There is a rumour/urban myth within the music industry (and I’ve checked on this with the folk I know in said circles) that Kylie Minogue’s first UK hit “I should be so lucky” was written very fast – we’re talking somewhere between 10 to 30mins...
The story goes that Stock, Aitken + Waterman, had completely forgotten about Kylie’s first visit to the UK and on arrival at their studio, she sat in their foyer whilst they quickly dug out the keyboards and the sampling machine and threw together the song. Kylie admits herself that coming from the world of t.v., she treated the lyrics like a script and sang into the mike as directed. The song was recorded in a few takes and off she flew from Heathrow at the end of the day. It happened that fast.
I love the story. I know you’ll have a few anecdotes yourself.
Learning here is this: Having little time IS NOT an issue when it comes to solving problems; it can sometimes be a blessing.
When time is tight your brain doesn’t move any faster. It’s always moving fast. Normally however you’ve got time to consciously judge stuff. When time is tight, there is no room for conscious processing; that’ll waste what moments you do have. It’s time to relax and allow your subconscious processing to surface. All the time it’s moving super fast and making decisions without your awareness. It knows EXACTLY what’s’ going on. It’s the greatest resource you have so the trick is to allow it to show you...
Let’s look at Kylie’s song. Stock, Aitken + Waterman had written songs by the dozen. They had a strong back catalogue of successes and thousands of hours between them crafting lyrics and melodies. The collective and individual power of their mind when it came to ‘writing a song’ was without question. Whether you like their style isn’t the issue here. They could write and had got something that worked for them just as well as Lennon and McCartney – it was just on this occasion they cut out the crap and nailed a song in 20mins.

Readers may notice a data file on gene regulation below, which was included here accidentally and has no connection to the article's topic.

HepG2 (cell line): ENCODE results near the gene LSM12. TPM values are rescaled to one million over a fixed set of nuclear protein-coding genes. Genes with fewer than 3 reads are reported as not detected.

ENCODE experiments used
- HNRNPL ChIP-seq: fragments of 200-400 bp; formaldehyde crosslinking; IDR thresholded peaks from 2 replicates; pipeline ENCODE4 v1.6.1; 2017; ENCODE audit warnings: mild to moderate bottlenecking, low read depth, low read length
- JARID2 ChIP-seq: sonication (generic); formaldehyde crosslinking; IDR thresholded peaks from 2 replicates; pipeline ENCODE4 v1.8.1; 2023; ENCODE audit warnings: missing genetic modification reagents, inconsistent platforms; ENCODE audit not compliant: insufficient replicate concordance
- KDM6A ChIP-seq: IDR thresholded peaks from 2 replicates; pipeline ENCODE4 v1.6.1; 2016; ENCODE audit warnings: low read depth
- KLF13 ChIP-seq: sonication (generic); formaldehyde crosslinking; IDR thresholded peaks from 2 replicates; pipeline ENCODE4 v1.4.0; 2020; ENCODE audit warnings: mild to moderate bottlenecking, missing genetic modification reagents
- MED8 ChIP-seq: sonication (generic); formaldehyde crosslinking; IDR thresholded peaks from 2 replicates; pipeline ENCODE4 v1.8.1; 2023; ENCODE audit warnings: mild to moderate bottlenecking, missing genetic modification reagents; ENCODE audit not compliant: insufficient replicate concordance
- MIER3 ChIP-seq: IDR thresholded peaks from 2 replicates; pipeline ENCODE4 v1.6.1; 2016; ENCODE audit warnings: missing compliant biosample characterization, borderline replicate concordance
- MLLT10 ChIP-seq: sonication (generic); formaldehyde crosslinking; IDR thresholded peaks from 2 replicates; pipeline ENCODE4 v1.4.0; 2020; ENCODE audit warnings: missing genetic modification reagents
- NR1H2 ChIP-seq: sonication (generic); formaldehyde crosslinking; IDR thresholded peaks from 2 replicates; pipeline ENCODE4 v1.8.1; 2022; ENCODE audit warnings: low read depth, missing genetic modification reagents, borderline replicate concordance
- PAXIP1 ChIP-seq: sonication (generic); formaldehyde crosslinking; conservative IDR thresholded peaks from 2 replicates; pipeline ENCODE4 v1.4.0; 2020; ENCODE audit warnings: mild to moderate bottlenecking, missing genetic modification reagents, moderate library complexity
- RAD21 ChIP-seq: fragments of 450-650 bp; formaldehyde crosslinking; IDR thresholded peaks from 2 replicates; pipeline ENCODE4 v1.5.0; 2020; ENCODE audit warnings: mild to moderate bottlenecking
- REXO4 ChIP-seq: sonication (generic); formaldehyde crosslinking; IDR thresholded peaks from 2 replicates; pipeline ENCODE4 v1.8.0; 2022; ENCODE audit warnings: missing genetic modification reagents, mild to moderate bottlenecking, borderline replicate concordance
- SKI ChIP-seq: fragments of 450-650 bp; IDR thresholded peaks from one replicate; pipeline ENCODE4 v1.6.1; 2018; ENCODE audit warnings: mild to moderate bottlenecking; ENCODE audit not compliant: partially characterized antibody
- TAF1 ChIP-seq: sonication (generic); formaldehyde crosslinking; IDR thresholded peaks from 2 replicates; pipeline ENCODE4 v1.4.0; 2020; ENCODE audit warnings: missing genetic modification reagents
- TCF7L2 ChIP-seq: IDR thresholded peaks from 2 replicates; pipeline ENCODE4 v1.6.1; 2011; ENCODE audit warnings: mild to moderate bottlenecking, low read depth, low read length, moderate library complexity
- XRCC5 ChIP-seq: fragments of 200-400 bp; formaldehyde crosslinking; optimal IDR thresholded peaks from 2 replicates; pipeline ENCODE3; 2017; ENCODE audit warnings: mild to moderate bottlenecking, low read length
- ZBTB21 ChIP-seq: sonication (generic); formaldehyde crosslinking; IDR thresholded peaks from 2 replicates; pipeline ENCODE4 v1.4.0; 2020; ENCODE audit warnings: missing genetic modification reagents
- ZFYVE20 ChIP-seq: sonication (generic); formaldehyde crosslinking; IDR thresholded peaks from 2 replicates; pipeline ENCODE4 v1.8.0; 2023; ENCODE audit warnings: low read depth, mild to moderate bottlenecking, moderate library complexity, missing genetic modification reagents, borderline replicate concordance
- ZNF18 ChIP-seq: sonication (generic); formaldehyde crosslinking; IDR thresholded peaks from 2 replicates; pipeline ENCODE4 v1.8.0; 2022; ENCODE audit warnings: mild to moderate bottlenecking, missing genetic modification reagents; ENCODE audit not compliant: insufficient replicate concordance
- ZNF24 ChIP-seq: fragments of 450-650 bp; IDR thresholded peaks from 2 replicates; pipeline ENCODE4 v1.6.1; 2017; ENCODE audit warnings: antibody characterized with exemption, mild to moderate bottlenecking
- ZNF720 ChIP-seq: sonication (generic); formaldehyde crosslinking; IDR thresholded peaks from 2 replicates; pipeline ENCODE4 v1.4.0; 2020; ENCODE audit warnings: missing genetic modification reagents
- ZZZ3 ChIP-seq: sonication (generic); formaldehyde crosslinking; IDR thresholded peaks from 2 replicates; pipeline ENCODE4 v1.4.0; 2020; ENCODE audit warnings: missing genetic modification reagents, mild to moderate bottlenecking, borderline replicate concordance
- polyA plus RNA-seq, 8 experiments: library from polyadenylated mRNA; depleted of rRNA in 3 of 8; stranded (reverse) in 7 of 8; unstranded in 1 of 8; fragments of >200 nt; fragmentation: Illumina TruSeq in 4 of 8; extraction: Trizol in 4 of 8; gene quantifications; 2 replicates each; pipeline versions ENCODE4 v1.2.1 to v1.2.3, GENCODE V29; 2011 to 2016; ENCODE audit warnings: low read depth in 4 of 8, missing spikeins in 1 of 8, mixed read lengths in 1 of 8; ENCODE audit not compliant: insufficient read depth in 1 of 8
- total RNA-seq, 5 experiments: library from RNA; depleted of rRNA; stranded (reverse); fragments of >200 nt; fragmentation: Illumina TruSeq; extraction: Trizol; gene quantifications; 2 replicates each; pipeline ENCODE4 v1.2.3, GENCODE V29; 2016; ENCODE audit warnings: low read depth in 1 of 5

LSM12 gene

Time is always going to pass. So it’s up to you on how you feel about it.
“Not having enough time” is a judgement. It programmes your brain into thinking about what it can’t do. And guess what - you can’t do it!
Try “we’ve got this amount of time and let’s make the best of it”. It’s a simple shift in perspective but it’s worth keeping in mind. A shorter amount of time gets your subconscious surfacing and as a result you:
· Cut out the crap – you’ll go for what matters. They’ll be lots of that 80/20 rule kicking in but you’ll also experience genius moments of insight and idea creation as your subconscious brings forth the wonderment of your mind in seconds rather than hours.
· You’ll make decisions better – see above
· You’ll experiment better and try things out for the first time. Let’s face it, if there isn’t enough time for the ‘normal’ way of doing things, then a new approach will have more of a chance. For example – ever thought about NOT typing up a proposal and simply binding your notes together along with all the roughs? Alec Issigonis designed the mini on a napkin –what’s good enough for him...
· You’ll have way more fun. If you want to kill a project, do it slowly!
Don’t however GIVE YOURSELF less time. An engineered false deadline isn’t the same energetically as having a real deadline. I’ve seen lots of bad advice being given framed as ‘create a sense of urgency’ to get the best out of people. Seriously, don’t do that.
I write this with a few important pitches to prepare for the next few weeks. Only I haven’t that luxury of time as I’m committed to other projects. Thus my weekend and evenings are the only time I have – so I take all of my own advice.
I also remind myself to have fun with it.
So you do the same when the ‘time’ issue comes up again.
Sorry it was a long blog.
I hadn’t time for a shorter one.